War movies have been a longtime staple of Hollywood. When considering war movies as a subgenre, they enjoy a certain flexibility that makes them difficult to pin down. Some war movies are built upon high stakes action, others dig into the incredible true stories of history’s greatest figures delivering epic drama. The best war films know what they are and lean into it. Greyhound, unfortunately, does not seem to possess that sense of identity and just sort of floats in mediocrity.
Greyhound is written by and stars Tom Hanks and is directed by Aaron Schneider. Hanks stars as a longtime Navy veteran and first-time captain of a vessel that is tasked with protecting a convoy of ships through an, especially treacherous passage. The film is set in the Atlantic, at the very beginnings of World War II. For five days, the ships will have no air protection and its precious cargo of soldiers and urgently needed supplies must travel through an area of the ocean known as “The Black Pit” — where Nazi U-boats and submarines are lying in wait to destroy them.
While Greyhound is based loosely on events that occurred during the Battle of the Atlantic, the film does not claim to be an account or retelling of any particular conflict or the actions of a specific military hero. As mentioned at the outset, war movies generally have to rely on either pulse-racing action or the inspirational stories of heroes. The fact that Greyhound is neither is easily its biggest obstacle.
Greyhound is a very tedious watch. There is a great deal of monotony and repetitiveness that makes each scene run together into a vague blur of military jargon. Greyhound starts with deceptive abruptness. Precious little time is spent introducing Tom Hanks’ character and it feels that we are instantly thrown into the thick of things. It’s nearly disorienting.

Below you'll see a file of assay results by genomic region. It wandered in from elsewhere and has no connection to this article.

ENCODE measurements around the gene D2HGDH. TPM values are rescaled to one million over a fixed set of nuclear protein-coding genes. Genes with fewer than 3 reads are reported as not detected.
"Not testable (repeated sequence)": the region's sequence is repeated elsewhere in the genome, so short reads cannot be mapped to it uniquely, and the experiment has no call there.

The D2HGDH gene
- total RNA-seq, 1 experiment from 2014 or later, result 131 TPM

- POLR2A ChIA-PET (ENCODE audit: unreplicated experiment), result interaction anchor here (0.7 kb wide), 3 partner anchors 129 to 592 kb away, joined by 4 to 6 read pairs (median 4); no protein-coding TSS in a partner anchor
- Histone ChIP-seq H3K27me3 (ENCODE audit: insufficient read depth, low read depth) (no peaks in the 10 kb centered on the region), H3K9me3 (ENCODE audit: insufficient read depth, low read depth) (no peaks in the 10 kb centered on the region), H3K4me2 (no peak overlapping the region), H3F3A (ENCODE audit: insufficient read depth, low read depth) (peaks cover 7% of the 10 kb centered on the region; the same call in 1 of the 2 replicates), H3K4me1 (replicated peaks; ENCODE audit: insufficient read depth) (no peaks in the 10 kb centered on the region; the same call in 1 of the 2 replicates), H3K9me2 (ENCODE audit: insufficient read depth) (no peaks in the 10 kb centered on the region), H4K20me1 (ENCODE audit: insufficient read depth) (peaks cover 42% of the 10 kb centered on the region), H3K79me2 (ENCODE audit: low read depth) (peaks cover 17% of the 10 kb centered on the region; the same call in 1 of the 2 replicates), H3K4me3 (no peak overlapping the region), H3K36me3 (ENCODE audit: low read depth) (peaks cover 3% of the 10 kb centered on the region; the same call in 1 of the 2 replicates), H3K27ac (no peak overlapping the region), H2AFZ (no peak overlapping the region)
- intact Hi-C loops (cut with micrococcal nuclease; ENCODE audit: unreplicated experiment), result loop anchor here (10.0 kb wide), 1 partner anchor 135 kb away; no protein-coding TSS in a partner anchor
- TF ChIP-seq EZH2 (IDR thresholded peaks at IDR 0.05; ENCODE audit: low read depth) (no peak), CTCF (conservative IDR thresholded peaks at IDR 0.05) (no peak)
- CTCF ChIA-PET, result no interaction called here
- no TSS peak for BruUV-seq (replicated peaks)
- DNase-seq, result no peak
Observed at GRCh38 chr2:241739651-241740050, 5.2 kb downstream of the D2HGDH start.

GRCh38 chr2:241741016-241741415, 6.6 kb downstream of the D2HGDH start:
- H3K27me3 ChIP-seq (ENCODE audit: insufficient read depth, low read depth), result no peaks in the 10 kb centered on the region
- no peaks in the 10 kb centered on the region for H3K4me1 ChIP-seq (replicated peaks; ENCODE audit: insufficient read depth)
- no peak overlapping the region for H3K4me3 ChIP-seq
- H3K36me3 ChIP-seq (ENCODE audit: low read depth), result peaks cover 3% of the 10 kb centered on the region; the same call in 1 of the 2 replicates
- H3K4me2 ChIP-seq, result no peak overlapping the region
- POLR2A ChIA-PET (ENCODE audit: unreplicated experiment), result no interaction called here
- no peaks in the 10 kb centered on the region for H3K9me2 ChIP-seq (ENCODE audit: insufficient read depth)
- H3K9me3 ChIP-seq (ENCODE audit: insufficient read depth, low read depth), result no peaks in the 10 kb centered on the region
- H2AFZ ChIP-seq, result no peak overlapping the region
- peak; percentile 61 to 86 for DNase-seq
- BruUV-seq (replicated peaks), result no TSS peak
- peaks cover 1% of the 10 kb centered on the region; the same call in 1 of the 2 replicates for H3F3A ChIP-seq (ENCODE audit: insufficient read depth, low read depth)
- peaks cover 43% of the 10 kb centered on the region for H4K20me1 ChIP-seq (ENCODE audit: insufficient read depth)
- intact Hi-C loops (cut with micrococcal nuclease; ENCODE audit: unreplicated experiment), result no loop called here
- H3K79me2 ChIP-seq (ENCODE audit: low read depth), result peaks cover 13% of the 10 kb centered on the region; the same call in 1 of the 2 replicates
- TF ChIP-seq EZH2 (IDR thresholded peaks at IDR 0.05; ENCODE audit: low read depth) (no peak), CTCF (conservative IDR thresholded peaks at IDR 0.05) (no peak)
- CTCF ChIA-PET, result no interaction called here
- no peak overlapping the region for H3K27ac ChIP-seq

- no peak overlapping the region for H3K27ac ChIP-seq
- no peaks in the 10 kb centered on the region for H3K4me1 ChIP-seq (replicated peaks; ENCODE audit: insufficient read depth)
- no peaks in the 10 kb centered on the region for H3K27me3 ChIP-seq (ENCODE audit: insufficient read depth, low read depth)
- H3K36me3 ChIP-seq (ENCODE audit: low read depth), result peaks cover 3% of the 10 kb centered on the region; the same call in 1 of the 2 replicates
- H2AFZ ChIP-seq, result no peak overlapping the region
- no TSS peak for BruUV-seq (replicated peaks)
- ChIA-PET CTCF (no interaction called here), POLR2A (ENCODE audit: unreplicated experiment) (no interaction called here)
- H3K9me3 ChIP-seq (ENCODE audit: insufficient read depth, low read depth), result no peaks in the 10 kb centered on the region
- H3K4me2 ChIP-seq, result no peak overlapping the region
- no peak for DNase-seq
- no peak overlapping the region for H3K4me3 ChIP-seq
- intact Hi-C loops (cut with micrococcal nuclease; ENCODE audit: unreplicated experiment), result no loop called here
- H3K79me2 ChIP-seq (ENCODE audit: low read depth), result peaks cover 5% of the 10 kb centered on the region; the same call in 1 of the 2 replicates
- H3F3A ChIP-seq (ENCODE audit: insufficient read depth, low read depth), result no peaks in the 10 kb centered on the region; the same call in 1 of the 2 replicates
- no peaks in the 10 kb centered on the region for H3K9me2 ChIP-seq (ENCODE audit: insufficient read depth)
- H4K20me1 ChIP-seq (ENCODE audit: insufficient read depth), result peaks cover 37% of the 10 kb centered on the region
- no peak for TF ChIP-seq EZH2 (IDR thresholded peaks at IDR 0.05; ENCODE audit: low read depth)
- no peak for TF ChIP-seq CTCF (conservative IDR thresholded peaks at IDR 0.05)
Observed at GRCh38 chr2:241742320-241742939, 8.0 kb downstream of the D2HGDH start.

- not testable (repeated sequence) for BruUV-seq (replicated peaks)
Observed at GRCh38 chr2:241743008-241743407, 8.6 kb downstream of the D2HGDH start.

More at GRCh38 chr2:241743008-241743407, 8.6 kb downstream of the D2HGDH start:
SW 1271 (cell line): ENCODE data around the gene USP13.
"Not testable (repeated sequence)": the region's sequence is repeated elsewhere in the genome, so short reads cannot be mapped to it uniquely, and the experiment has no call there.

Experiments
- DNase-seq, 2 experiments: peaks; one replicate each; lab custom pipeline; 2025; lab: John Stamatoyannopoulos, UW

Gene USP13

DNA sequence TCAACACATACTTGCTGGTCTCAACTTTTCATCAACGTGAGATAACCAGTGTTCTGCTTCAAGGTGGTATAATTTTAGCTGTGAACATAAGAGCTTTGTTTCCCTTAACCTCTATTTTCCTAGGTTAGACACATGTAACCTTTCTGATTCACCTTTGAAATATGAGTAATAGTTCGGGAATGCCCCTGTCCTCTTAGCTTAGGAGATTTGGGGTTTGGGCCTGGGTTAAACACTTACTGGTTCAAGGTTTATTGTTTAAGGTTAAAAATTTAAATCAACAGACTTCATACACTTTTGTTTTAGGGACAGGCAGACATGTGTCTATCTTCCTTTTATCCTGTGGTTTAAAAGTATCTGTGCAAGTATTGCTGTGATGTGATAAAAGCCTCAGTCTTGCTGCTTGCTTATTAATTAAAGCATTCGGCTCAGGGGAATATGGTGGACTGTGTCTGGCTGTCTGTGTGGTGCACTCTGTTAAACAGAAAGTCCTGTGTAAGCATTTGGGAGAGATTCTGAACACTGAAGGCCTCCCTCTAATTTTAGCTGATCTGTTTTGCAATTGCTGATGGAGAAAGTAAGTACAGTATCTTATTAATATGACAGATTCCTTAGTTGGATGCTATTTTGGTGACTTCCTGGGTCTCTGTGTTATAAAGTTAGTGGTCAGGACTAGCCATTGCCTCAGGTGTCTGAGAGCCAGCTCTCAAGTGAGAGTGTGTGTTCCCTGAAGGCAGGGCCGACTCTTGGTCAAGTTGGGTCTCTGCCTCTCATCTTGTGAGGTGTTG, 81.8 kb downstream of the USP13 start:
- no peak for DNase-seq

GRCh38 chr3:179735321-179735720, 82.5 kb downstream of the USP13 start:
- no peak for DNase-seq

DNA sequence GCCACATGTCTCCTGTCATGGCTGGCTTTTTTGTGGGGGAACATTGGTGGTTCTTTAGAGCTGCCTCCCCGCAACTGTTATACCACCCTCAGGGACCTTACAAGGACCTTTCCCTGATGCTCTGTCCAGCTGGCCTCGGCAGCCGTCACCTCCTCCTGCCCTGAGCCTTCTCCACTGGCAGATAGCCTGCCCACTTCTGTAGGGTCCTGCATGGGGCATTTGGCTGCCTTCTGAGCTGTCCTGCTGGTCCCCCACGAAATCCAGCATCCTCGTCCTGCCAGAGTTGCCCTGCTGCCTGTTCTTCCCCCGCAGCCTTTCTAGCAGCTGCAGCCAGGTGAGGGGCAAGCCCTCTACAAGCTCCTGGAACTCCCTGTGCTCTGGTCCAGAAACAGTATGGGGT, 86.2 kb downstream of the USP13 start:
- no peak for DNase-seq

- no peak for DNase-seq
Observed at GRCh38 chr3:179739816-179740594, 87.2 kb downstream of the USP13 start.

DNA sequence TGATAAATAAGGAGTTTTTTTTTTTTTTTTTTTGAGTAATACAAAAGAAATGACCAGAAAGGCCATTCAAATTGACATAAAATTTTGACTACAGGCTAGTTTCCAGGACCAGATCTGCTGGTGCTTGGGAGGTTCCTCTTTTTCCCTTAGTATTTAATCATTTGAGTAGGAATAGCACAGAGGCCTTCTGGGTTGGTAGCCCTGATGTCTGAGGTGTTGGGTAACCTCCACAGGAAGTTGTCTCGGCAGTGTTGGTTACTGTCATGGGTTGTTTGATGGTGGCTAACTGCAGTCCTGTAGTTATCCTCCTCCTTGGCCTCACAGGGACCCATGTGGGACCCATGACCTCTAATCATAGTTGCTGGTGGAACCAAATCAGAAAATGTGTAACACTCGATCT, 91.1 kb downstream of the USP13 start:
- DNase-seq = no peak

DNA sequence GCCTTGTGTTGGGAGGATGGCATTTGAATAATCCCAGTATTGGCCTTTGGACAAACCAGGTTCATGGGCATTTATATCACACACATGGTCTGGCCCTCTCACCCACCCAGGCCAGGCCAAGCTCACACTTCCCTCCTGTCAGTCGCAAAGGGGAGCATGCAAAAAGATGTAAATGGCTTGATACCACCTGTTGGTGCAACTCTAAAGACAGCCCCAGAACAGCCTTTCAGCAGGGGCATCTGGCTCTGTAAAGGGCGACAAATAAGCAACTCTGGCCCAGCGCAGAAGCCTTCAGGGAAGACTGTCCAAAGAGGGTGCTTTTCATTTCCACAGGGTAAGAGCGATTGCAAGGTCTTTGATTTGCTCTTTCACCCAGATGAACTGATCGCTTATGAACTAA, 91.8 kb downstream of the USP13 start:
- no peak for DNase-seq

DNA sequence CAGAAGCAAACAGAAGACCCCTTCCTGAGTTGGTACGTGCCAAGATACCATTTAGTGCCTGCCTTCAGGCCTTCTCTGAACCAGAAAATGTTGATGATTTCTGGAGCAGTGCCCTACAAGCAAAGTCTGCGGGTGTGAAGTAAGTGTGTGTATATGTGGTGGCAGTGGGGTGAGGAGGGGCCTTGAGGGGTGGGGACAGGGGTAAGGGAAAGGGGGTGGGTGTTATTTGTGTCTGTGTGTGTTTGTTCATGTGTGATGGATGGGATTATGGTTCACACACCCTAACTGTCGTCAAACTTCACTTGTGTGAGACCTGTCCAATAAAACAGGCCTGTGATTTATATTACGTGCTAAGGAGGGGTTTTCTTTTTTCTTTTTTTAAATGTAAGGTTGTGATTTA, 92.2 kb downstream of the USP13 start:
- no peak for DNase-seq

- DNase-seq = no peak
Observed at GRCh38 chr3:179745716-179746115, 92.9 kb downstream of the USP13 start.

The film is formatted to show the events of each of the five days that the ships are left without air support. This is not unusual for war films but each of the five days shows nearly identical events. Greyhound depicts siege after siege and every water battle follows the same notes as the other. Between those action scenes, there is not much shown in the way of characters or emotional stakes. We’re simply filling time, waiting for the next fight.
At times Greyhound is a great-looking movie, with beautifully constructed shots and strong visuals. However even these suffer from repetition and it doesn’t take long for the viewer to realize that, by the film’s halfway point, we’ve already seen the best that the film can offer. What’s worse is that Greyhound‘s excellent cinematography is broken up with extremely artificial-looking special effects. There is quite a bit of this film that is generated in the soulless abyss of a computer and it shows.
As I mentioned at the outset, Greyhound is a piece of historical fiction. Without a real-life hero to rally behind and with little emotional stakes being manufactured, it is damn near impossible to emotionally invest in this film. Further, the villain is equally lacking. The audience’s experience with the film’s villain is limited to ominous CGI submarines bursting through the surface and the, frankly, cheesy dialogue of a Nazi captain blaring occasionally over the communications. Both sides of the conflict feel like surface-level caricatures of heroes and villains from other films. The viewer has nothing to connect to or oppose.
The film does have occasional moments of greatness. Tom Hanks is, not surprisingly, a compelling presence. He brings a calm and protective presence to the character, which makes the viewer yearn for a more intimate portrait of this quiet man that must safeguard the lives of so many. Despite the repetition of the battles, there are a few key moments of heart-stopping action and close calls that bring a jolt of electricity to the viewer. It’s a shame that these moments are the exception and not the rule. It only draws attention to everything that is missing from the rest of the film.
Overall, Greyhound is…fine. Its worst sin is being simply adequate. It neither impresses nor disappoints, but it certainly does not go beyond the bare minimum. As a streaming flick, it will blend seamlessly into the ranks of its kind but will likely be forgotten. Which really is a shame.
Greyhound will be available exclusively on Apple TV+ on July 10, 2020.
Greyhound is…fine. Its worst sin is being simply adequate. It neither impresses nor disappoints, but it certainly does not go beyond the bare minimum. As a streaming flick, it will blend seamlessly into the ranks of its kind but will likely be forgotten. Which really is a shame.
Caitlin is a sweater enthusiast, film critic, and lean, mean writing machine based in Austin, TX. Her love of film began with being shown Rosemary’s Baby at a particularly impressionable age and she’s been hooked ever since. She loves a good bourbon and hates people who talk in movies. Caitlin has been writing since 2014 and you can find her work on Film Inquiry, The Financial Diet, Nightmarish Conjurings, and many others.